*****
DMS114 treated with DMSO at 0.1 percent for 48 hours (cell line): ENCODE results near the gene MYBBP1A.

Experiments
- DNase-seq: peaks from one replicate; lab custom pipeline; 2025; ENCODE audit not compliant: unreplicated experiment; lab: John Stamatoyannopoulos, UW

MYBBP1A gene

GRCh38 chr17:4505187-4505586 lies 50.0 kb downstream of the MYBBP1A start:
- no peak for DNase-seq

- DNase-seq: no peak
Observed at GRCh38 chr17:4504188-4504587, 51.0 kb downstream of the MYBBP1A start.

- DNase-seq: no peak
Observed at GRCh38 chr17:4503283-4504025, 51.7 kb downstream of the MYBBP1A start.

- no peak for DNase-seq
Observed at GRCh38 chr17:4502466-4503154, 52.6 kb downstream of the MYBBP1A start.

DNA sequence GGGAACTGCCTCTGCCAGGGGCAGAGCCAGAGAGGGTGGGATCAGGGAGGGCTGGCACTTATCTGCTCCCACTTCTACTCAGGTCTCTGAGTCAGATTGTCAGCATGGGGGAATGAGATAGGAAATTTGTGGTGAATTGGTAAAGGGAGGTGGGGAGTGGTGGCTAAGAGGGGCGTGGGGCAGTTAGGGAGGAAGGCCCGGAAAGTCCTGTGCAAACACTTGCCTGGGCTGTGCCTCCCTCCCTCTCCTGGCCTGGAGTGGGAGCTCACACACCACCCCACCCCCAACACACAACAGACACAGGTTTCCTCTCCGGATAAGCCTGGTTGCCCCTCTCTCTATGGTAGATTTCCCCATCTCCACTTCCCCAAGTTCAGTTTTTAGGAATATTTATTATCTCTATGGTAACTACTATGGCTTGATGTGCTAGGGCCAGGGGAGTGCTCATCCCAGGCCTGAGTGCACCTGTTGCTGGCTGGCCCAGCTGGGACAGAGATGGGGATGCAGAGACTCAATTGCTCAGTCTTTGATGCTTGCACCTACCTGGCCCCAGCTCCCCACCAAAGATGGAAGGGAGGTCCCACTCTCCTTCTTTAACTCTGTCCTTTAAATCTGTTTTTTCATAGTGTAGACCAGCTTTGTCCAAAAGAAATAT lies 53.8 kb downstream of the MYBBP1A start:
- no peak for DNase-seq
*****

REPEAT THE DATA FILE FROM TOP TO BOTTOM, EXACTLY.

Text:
DMS114 treated with DMSO at 0.1 percent for 48 hours (cell line): ENCODE results near the gene MYBBP1A.

Experiments
- DNase-seq: peaks from one replicate; lab custom pipeline; 2025; ENCODE audit not compliant: unreplicated experiment; lab: John Stamatoyannopoulos, UW

MYBBP1A gene

GRCh38 chr17:4505187-4505586 lies 50.0 kb downstream of the MYBBP1A start:
- no peak for DNase-seq

- DNase-seq: no peak
Observed at GRCh38 chr17:4504188-4504587, 51.0 kb downstream of the MYBBP1A start.

- DNase-seq: no peak
Observed at GRCh38 chr17:4503283-4504025, 51.7 kb downstream of the MYBBP1A start.

- no peak for DNase-seq
Observed at GRCh38 chr17:4502466-4503154, 52.6 kb downstream of the MYBBP1A start.

DNA sequence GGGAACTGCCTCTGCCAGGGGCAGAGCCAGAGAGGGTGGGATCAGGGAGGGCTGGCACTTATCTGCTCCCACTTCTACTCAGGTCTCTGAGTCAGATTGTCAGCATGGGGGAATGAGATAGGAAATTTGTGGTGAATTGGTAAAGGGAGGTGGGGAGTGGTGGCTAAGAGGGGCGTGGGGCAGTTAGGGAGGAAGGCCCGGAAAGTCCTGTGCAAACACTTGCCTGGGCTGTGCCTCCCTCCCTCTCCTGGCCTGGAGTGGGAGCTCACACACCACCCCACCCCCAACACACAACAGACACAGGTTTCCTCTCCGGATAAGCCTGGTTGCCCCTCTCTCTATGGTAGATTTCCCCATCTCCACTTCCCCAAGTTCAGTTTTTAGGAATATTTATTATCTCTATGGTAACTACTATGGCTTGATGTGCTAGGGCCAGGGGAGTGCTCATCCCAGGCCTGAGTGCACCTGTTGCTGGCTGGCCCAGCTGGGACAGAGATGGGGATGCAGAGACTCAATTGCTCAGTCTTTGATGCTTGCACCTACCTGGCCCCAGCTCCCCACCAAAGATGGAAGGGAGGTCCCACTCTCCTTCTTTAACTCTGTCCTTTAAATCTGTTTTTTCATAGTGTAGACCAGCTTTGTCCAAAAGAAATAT lies 53.8 kb downstream of the MYBBP1A start:
- no peak for DNase-seq